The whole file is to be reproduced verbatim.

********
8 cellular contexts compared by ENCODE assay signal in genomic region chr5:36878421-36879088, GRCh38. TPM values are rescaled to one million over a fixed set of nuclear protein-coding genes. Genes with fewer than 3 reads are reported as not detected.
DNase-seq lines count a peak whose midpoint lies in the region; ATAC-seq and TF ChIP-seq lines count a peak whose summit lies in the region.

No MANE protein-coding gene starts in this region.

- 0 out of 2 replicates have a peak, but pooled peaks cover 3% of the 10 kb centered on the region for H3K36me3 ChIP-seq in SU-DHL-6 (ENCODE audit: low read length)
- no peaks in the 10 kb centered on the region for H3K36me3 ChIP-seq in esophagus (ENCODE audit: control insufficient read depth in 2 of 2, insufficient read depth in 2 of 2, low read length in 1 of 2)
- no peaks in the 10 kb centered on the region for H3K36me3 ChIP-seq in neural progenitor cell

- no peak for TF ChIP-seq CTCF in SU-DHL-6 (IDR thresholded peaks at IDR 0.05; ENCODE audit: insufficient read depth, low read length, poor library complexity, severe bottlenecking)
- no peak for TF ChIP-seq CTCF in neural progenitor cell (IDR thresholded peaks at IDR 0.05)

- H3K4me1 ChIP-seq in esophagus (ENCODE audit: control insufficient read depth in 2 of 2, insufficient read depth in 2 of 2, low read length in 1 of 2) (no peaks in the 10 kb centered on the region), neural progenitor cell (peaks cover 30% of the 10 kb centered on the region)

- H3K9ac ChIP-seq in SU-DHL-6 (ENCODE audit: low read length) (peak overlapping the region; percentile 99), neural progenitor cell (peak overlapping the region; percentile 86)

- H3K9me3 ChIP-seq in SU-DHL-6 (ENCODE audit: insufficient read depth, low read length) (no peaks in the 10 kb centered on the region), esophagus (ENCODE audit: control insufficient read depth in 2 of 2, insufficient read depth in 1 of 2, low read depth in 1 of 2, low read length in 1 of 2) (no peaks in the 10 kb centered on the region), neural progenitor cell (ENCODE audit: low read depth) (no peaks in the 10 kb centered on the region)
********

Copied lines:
8 cellular contexts compared by ENCODE assay signal in genomic region chr5:36878421-36879088, GRCh38. TPM values are rescaled to one million over a fixed set of nuclear protein-coding genes. Genes with fewer than 3 reads are reported as not detected.
DNase-seq lines count a peak whose midpoint lies in the region; ATAC-seq and TF ChIP-seq lines count a peak whose summit lies in the region.

No MANE protein-coding gene starts in this region.

- 0 out of 2 replicates have a peak, but pooled peaks cover 3% of the 10 kb centered on the region for H3K36me3 ChIP-seq in SU-DHL-6 (ENCODE audit: low read length)
- no peaks in the 10 kb centered on the region for H3K36me3 ChIP-seq in esophagus (ENCODE audit: control insufficient read depth in 2 of 2, insufficient read depth in 2 of 2, low read length in 1 of 2)
- no peaks in the 10 kb centered on the region for H3K36me3 ChIP-seq in neural progenitor cell

- no peak for TF ChIP-seq CTCF in SU-DHL-6 (IDR thresholded peaks at IDR 0.05; ENCODE audit: insufficient read depth, low read length, poor library complexity, severe bottlenecking)
- no peak for TF ChIP-seq CTCF in neural progenitor cell (IDR thresholded peaks at IDR 0.05)

- H3K4me1 ChIP-seq in esophagus (ENCODE audit: control insufficient read depth in 2 of 2, insufficient read depth in 2 of 2, low read length in 1 of 2) (no peaks in the 10 kb centered on the region), neural progenitor cell (peaks cover 30% of the 10 kb centered on the region)

- H3K9ac ChIP-seq in SU-DHL-6 (ENCODE audit: low read length) (peak overlapping the region; percentile 99), neural progenitor cell (peak overlapping the region; percentile 86)

- H3K9me3 ChIP-seq in SU-DHL-6 (ENCODE audit: insufficient read depth, low read length) (no peaks in the 10 kb centered on the region), esophagus (ENCODE audit: control insufficient read depth in 2 of 2, insufficient read depth in 1 of 2, low read depth in 1 of 2, low read length in 1 of 2) (no peaks in the 10 kb centered on the region), neural progenitor cell (ENCODE audit: low read depth) (no peaks in the 10 kb centered on the region)